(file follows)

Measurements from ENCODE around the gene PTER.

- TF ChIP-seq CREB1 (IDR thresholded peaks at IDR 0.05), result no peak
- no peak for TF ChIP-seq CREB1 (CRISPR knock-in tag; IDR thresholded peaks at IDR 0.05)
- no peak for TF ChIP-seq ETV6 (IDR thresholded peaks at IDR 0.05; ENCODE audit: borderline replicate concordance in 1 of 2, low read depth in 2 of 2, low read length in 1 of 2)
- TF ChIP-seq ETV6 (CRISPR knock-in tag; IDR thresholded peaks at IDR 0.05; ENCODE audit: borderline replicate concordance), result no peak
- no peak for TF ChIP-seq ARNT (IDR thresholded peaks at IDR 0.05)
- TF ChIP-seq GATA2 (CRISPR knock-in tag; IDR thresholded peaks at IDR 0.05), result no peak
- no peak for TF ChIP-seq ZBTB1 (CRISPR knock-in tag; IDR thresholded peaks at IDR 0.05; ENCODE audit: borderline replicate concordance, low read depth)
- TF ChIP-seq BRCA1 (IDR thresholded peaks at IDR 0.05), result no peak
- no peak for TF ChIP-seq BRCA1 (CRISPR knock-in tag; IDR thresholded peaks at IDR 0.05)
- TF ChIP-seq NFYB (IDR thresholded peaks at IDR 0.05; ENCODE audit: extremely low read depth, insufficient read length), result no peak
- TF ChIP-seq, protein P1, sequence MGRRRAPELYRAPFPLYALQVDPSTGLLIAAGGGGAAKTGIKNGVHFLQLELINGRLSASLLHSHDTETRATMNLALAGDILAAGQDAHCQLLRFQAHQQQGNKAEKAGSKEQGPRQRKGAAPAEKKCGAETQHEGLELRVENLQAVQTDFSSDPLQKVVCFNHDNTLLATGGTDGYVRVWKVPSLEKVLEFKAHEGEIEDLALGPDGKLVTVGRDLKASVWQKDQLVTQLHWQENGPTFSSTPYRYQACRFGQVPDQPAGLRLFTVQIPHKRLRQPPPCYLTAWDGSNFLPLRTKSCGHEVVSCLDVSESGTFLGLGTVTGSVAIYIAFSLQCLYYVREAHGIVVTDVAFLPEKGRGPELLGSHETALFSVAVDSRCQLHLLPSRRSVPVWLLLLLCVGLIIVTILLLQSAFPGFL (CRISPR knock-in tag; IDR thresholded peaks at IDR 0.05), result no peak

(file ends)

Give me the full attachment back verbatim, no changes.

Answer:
Measurements from ENCODE around the gene PTER.

- TF ChIP-seq CREB1 (IDR thresholded peaks at IDR 0.05), result no peak
- no peak for TF ChIP-seq CREB1 (CRISPR knock-in tag; IDR thresholded peaks at IDR 0.05)
- no peak for TF ChIP-seq ETV6 (IDR thresholded peaks at IDR 0.05; ENCODE audit: borderline replicate concordance in 1 of 2, low read depth in 2 of 2, low read length in 1 of 2)
- TF ChIP-seq ETV6 (CRISPR knock-in tag; IDR thresholded peaks at IDR 0.05; ENCODE audit: borderline replicate concordance), result no peak
- no peak for TF ChIP-seq ARNT (IDR thresholded peaks at IDR 0.05)
- TF ChIP-seq GATA2 (CRISPR knock-in tag; IDR thresholded peaks at IDR 0.05), result no peak
- no peak for TF ChIP-seq ZBTB1 (CRISPR knock-in tag; IDR thresholded peaks at IDR 0.05; ENCODE audit: borderline replicate concordance, low read depth)
- TF ChIP-seq BRCA1 (IDR thresholded peaks at IDR 0.05), result no peak
- no peak for TF ChIP-seq BRCA1 (CRISPR knock-in tag; IDR thresholded peaks at IDR 0.05)
- TF ChIP-seq NFYB (IDR thresholded peaks at IDR 0.05; ENCODE audit: extremely low read depth, insufficient read length), result no peak
- TF ChIP-seq, protein P1, sequence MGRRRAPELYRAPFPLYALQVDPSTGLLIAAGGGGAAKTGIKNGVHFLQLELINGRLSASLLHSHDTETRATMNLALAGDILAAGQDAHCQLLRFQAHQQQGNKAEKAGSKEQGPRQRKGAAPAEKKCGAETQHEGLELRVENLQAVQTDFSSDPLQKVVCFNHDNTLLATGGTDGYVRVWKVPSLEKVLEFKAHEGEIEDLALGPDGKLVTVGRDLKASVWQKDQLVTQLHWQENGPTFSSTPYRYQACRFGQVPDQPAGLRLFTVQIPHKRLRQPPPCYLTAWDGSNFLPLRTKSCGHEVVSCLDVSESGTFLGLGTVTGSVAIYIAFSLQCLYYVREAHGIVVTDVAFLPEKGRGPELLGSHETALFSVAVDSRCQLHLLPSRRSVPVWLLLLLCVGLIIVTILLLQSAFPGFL (CRISPR knock-in tag; IDR thresholded peaks at IDR 0.05), result no peak